If you’ve never carved a whole chicken, here’s a nice video demonstrating the process. It’s the same as cutting up a raw chicken, and a pretty useful skill. Don’t forget to save the carcass for stock— just wrap it in tinfoil or a ziploc bag and freeze it.
Serve!
* Moist felt less awkward than juicy in that situation. It was a judgement call.
** I tried to find a video or tutorial of cutting butter and flour together using two knives but didn’t find much. What I mean is you take your knives, one in each hand, pointed toward each other and slightly crossed in an x. You slice them away from each other so the bits of butter get cut up in between the knives. I should make a video of my mum doing this at some point.

Please take a minute to look at that damn fine roast chicken up there.

I recently made my Best Ever Roast Chicken and I feel a duty to tell you about it. We had it on Tuesday, and I was just blown away. The skin was super crispy; the meat was tender and moist* and flavorful. You roast potatoes along with the chicken, and they were magic. They had a good crispy edge and a lot of richness from the chicken fat and I tossed them with a bunch of fresh parsley which gave them a herbal kick. I stood at the stove after dinner eating leftover potatoes straight from the pan. The recipe calls it “chicken with mustard butter,” but it’s just as much about the herbs as the mustard.

It’s a combination of two recipes from Mindy Fox’s A Bird in the Oven and Then Some. I wrote about a different, also delicious, chicken recipe from this book back in 2011.

The snag? You have to take the raw chicken and wedge your hand up between the skin and the chicken flesh (judiciously cutting away the connective tissue if need be). Once you’ve maneuvered some space in there with your hand mushed underneath the chicken skin, you squeeze in a butter mixture with your fingers and then rub your hands over the surface of the chicken to spread it all out. So that’s gross. It becomes less gross the more you do it, much in the way of picking up dog poop with the plastic bag covering your hand, but it’s gross. I have come to believe there are no good alternatives.

On that note, let’s go! Best roast chicken ever!

Roasted Chicken with Mustard Butter and Potatoes

  • 1 chicken (approx. 4 lbs)
  • 4 tablespoons unsalted butter, at room temperature (Cut it into small cubes to start. If it’s cold, you can treat it like butter in pie crust, and cut the ingredients together with two knives**)
  • 2 tablespoons finely chopped shallot (I didn’t measure, I just used one shallot)
  • 2 tablespoons Dijon mustard
  • 2 tablespoons finely chopped fresh sage (I didn’t really measure, and may have ended up with more sage)
  • 1 lemon
  • 1 - 2 pounds small to medium waxy potatoes, cut up into 3/4” or so sized pieces
  • 2 tablespoons olive oil
  • A handful of parsley, chopped (maybe a 1/4 cup chopped? significantly more than a garnish)

Preheat the oven to 450˚ F with the rack in the middle. Put a roasting pan or 9 x 13” baking dish in the oven to heat up while you prep everything (10 minutes or so).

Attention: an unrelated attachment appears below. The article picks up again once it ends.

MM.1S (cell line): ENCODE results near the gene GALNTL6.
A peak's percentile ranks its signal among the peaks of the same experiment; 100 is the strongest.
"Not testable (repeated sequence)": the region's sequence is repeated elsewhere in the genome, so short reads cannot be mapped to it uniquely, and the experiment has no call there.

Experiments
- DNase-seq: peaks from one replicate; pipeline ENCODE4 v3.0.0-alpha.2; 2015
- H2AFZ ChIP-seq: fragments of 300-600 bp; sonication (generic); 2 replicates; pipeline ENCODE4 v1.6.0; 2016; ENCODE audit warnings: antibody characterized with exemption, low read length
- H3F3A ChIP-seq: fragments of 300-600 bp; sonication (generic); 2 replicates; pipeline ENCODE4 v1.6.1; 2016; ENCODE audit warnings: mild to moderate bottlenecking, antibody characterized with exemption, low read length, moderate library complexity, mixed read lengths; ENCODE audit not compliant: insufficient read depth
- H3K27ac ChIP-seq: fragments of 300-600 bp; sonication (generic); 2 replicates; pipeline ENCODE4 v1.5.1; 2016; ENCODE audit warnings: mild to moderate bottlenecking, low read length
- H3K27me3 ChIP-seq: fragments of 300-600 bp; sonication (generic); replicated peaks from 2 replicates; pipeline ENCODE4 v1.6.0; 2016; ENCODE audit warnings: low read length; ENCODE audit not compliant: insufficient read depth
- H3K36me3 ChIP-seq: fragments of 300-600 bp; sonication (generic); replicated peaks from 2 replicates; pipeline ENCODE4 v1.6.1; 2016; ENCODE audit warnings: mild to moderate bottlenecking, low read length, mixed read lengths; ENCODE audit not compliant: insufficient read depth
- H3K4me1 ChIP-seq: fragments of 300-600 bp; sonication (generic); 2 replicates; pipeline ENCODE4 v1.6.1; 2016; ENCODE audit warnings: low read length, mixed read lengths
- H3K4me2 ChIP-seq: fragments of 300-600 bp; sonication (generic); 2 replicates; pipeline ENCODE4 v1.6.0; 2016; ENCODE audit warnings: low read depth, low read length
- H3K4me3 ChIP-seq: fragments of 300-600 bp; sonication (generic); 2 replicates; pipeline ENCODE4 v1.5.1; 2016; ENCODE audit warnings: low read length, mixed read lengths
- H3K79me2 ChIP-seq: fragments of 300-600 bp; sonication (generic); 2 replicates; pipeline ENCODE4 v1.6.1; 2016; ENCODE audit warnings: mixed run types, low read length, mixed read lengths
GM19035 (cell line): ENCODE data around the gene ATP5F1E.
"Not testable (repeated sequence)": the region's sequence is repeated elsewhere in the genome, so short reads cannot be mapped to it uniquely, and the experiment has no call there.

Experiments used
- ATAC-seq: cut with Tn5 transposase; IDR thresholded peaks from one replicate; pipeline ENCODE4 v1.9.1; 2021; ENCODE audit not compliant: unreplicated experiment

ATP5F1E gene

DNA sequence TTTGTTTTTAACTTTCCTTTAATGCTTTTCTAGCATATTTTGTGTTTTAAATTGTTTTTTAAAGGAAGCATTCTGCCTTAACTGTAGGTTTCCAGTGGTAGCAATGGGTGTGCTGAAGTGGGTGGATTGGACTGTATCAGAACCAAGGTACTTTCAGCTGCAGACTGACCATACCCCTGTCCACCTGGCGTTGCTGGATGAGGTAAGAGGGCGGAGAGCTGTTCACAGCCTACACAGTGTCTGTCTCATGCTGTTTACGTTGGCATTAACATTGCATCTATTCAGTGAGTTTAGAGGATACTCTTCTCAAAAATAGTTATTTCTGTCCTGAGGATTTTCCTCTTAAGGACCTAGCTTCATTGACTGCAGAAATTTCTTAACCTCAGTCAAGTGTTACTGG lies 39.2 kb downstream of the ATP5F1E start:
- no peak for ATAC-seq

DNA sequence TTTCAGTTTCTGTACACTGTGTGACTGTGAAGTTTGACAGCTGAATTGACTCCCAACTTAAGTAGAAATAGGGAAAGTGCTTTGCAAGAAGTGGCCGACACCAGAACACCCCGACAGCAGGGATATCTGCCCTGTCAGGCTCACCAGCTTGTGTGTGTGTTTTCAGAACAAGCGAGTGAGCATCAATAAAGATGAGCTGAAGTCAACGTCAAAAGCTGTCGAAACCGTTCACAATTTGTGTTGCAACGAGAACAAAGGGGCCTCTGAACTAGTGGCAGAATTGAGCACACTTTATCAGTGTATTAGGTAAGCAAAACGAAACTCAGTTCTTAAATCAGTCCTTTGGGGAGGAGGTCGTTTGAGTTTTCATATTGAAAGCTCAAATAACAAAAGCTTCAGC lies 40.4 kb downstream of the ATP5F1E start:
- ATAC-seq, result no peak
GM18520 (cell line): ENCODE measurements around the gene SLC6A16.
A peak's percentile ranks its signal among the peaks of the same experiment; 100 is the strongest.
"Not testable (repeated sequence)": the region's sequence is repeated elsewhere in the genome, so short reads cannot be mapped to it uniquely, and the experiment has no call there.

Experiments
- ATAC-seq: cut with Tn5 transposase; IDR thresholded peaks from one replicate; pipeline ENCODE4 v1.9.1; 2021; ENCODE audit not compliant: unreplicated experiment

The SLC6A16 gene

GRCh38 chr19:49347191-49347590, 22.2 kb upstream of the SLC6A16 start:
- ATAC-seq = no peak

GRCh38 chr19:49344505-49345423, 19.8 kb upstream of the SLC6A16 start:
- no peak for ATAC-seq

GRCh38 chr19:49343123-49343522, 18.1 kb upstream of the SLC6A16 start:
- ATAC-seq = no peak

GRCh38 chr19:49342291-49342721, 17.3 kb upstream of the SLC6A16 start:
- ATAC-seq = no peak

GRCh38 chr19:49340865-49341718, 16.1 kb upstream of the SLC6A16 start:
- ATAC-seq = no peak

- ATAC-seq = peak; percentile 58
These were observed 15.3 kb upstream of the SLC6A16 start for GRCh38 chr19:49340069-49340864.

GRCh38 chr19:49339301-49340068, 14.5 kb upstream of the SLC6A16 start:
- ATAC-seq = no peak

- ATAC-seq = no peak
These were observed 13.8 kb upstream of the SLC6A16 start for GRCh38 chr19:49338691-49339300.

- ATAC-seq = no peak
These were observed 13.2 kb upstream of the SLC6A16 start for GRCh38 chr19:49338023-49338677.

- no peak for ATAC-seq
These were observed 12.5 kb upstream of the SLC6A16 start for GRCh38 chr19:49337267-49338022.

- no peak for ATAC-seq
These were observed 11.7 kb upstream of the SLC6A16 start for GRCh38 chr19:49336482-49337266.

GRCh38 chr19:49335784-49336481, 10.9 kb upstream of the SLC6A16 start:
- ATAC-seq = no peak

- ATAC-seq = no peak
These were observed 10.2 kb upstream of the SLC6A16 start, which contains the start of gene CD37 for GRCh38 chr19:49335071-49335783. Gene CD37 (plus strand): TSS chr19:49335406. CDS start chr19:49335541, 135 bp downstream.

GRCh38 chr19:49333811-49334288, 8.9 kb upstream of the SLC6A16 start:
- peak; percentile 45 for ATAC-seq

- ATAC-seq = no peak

Make the mustard butter: Put the butter, shallot, mustard, and sage in a bowl. Zest the lemon into the bowl, close in so you capture the lemon oils that spray off as you zest. I often use a knife to cut the ingredients together until they’re fairly well mixed and finish mixing them together with a fork. Whatever works.

You can prepare the potatoes before your hands get raw chickeny if you want. Cut them up, toss them with olive oil, around 1/2 teaspoon salt, and some black pepper.

Now the chicken: with kitchen shears or your hands, pull or cut off the excess fat around the cavities of the chicken and discard. If the chicken has giblets, you should fish out the neck and freeze it to make stock (along with the carcass from the chicken you’re roasting). Again, gross, but you’re eating a dead bird. The instructions say to rinse the bird and pat dry, but that is ridiculous and we’re skipping it. Pat it dry if you want.

Next, verbatim from the recipe: “From the edge of the cavity, slip a finger under the skin of each of the breasts, then gently but thoroughly loosen the skin from the meat of the breasts and thighs.

"Using your hands and working with about 1 tablespoon of the butter at a time, gently push the mixture into the spaces you created between the chicken skin and meat, being careful not to tear the skin. As you work the mixture in, gently rub your hand over the outside of the skin to smooth out the mixture and push it further down between the skin and meat where you may not be able to reach with your hand."

So that was intimate. I sometimes use a knife or kitchen shears to cut the connective tissue between the skin and the meat.

Cut the lemon into quarters and pop one quarter into the chicken cavity. Save the others for later. Tie the chicken legs together with twine, although that step might be skippable. Season with salt and pepper.

Take the roasting pan out of the oven and toss in the potatoes, keeping them in one layer if you can and leaving room in the middle of the pan for the chicken. Add the chicken, breast side up.

Roast for 20 minutes, then turn chicken breast-side down and roast for another 20 minutes.

Take the chicken out and turn breast side up again. Squeeze the extra lemon slices over the chicken and then toss them in the pan. Continue cooking for another 20 - 30 minutes until the juices run clear when the thigh is pierced with a fork.

In other words: